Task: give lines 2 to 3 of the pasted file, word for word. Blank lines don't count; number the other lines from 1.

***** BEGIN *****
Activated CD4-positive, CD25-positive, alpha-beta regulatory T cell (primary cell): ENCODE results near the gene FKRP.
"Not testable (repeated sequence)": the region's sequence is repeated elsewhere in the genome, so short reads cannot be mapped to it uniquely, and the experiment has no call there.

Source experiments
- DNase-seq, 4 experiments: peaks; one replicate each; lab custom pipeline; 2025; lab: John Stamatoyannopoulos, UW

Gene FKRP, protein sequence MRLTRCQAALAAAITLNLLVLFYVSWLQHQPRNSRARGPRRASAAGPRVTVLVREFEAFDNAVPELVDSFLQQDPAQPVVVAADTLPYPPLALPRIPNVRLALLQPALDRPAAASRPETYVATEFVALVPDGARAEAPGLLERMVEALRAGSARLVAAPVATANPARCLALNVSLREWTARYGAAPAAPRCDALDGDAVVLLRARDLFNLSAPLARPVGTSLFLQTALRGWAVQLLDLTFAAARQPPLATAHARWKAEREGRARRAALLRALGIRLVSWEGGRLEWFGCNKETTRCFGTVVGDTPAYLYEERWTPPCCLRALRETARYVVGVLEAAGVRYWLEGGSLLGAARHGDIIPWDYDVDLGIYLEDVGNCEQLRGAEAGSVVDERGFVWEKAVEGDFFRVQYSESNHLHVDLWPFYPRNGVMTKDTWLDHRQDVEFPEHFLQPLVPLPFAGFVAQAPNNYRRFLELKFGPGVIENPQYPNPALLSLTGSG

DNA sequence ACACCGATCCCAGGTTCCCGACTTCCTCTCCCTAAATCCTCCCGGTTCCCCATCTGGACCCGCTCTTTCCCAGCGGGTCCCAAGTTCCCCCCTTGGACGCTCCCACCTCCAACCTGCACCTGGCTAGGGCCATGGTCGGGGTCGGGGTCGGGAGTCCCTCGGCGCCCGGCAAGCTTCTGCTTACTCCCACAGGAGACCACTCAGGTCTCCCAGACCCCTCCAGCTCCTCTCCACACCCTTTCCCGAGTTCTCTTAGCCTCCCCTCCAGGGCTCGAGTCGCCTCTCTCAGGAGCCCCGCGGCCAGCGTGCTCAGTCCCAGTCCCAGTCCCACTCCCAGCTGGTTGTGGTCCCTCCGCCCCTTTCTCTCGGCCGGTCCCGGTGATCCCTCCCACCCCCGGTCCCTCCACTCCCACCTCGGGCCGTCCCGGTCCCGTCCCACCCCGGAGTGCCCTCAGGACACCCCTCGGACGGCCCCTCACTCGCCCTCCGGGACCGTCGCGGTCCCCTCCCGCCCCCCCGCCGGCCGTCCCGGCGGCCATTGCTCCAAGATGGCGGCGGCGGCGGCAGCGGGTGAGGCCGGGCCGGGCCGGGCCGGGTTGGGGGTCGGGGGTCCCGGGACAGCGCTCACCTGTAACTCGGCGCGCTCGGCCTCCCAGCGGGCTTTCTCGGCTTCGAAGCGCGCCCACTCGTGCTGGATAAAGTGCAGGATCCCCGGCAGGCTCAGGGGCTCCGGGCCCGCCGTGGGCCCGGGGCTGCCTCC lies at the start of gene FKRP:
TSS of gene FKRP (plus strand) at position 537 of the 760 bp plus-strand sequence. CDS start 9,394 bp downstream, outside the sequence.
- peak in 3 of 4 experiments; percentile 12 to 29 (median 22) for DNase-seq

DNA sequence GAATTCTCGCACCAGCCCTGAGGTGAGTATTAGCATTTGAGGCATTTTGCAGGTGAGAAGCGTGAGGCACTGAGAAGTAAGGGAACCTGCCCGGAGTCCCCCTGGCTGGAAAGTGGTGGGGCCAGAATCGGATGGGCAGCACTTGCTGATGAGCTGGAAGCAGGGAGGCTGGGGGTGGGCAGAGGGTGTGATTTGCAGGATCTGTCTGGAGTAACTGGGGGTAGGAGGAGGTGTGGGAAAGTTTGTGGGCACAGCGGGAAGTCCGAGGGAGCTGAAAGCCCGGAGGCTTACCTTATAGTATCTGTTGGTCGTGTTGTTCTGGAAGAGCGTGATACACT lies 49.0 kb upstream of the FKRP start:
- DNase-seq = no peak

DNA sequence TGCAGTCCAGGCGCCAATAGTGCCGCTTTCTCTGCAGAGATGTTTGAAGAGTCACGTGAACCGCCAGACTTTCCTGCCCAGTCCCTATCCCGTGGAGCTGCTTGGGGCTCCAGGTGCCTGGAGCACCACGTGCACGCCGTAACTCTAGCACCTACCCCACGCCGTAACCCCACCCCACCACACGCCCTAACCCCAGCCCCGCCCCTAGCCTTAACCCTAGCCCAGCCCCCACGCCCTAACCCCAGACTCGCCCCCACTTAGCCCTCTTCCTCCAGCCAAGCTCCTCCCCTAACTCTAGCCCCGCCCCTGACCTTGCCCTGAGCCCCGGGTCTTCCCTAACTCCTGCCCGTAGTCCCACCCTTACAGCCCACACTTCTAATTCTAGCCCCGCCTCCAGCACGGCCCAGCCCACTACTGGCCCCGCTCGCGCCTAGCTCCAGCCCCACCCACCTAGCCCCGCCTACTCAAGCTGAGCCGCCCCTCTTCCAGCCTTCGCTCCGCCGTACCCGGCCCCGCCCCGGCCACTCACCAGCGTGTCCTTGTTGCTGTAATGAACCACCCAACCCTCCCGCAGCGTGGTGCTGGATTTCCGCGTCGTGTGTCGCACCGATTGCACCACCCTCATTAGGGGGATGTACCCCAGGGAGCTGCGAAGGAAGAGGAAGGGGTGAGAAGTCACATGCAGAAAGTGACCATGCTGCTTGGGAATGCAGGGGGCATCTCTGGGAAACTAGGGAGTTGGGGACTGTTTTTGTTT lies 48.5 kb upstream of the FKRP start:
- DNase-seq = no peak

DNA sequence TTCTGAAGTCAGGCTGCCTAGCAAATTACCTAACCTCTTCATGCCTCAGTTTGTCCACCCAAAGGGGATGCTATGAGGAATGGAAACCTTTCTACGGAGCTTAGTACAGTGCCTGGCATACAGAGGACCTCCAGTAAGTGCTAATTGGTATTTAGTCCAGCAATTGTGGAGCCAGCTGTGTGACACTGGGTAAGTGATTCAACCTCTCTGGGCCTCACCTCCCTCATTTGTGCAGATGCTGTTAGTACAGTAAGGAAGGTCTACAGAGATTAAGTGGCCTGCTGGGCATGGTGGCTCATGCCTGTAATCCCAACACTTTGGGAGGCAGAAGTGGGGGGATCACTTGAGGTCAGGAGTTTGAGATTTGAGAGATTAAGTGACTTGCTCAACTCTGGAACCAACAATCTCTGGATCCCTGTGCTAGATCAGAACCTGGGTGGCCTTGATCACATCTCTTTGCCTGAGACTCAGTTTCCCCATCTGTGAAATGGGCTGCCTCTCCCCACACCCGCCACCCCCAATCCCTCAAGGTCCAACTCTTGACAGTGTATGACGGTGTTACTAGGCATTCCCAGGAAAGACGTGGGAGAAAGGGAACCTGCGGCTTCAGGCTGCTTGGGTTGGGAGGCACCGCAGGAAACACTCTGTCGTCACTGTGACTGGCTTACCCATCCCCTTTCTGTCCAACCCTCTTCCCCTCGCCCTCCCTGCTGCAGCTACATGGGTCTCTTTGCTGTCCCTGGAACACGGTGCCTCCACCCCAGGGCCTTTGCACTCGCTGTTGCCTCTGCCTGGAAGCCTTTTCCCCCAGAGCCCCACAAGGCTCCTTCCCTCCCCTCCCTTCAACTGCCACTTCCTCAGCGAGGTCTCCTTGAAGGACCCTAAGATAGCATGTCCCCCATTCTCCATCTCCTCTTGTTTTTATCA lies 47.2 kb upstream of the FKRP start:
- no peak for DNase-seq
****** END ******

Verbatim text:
"Not testable (repeated sequence)": the region's sequence is repeated elsewhere in the genome, so short reads cannot be mapped to it uniquely, and the experiment has no call there.

Source experiments